Lockheed Martin has obtained approval to export its autopilot system to international markets.
The Kestrel autopilot and a version of Indago system are now controlled under the Export Administration Regulations, Lockheed said Wednesday.
“The Kestrel 3.0 suite allows sensors to cross check each other for accuracy and fault detection,” said Kevin Westfall, director of unmanned solutions at Lockheed’s mission systems and training business.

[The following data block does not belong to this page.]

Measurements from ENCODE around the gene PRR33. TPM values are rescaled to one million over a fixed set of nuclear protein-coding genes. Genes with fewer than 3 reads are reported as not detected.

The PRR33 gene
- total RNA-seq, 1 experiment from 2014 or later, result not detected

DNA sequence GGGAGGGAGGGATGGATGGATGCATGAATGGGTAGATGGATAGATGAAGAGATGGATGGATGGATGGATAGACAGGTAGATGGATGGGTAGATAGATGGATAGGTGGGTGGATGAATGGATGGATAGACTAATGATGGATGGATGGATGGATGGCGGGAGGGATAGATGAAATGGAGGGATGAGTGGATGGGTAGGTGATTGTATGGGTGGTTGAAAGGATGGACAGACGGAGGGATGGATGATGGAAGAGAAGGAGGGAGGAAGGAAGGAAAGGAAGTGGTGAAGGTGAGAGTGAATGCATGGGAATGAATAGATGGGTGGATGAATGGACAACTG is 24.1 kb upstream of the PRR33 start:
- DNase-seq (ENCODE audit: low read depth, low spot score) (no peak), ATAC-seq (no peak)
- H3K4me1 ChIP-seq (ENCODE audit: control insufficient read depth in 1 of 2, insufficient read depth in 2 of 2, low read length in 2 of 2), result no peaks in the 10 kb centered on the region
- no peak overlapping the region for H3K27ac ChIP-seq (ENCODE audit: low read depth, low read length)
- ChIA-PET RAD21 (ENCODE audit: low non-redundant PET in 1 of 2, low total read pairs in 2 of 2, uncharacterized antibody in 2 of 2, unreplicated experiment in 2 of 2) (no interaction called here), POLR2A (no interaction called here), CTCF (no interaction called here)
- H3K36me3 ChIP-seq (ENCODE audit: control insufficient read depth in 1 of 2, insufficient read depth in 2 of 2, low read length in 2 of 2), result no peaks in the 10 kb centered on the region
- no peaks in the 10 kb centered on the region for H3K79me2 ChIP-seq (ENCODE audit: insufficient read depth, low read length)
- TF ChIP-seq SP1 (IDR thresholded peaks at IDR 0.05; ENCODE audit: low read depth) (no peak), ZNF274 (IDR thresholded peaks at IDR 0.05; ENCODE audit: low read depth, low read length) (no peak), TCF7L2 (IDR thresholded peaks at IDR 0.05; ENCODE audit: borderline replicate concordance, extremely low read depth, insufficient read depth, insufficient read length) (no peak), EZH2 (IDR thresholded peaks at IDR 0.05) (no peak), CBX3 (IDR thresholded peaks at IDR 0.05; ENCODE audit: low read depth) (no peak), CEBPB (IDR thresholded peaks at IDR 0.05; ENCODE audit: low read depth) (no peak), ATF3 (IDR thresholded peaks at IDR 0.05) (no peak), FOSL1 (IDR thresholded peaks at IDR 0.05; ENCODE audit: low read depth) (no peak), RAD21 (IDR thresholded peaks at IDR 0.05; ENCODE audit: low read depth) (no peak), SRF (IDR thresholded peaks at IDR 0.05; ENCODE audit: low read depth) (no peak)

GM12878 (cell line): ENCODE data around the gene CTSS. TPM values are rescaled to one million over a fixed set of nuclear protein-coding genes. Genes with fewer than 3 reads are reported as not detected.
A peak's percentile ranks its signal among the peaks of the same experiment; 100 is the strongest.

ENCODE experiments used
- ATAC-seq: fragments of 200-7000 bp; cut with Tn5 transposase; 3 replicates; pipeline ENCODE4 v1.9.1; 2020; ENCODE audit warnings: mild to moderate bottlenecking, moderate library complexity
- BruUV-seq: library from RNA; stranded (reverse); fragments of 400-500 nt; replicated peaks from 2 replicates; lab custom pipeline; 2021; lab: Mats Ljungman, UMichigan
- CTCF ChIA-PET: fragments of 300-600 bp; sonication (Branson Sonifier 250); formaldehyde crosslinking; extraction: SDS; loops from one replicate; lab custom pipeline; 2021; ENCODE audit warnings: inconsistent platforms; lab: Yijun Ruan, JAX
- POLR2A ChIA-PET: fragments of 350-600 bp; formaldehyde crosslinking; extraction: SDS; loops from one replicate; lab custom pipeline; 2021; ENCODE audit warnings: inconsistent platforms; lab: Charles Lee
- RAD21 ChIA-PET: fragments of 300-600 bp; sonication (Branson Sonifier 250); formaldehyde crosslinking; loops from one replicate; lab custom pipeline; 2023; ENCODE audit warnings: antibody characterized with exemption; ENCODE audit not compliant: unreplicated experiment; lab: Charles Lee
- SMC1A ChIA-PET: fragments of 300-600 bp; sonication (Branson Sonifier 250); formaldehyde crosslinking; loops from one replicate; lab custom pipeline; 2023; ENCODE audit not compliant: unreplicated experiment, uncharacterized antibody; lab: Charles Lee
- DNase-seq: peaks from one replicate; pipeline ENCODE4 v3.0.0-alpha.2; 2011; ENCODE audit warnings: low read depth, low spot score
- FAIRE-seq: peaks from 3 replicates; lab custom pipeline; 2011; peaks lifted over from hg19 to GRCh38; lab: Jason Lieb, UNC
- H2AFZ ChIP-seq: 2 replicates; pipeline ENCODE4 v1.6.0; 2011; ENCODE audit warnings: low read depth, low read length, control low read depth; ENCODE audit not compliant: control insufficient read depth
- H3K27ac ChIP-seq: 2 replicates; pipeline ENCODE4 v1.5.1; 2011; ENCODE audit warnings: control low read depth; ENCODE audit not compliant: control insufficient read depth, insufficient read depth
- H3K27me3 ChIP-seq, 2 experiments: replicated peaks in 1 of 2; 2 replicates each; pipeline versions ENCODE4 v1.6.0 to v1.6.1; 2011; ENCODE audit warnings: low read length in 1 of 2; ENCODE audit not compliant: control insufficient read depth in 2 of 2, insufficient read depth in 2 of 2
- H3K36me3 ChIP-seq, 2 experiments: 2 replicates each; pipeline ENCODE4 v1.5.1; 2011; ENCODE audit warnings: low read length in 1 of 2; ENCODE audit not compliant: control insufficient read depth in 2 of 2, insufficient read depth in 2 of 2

“Additionally, the autopilot uses failsafe algorithms to return to base and auto land in emergency situations such as low battery or loss of communications with the ground control station,” Westfall added.
The new Kestrel autopilot model features Lockheed’s Fly Light avionics technologies to estimate a vehicle’s location by using data from sensors.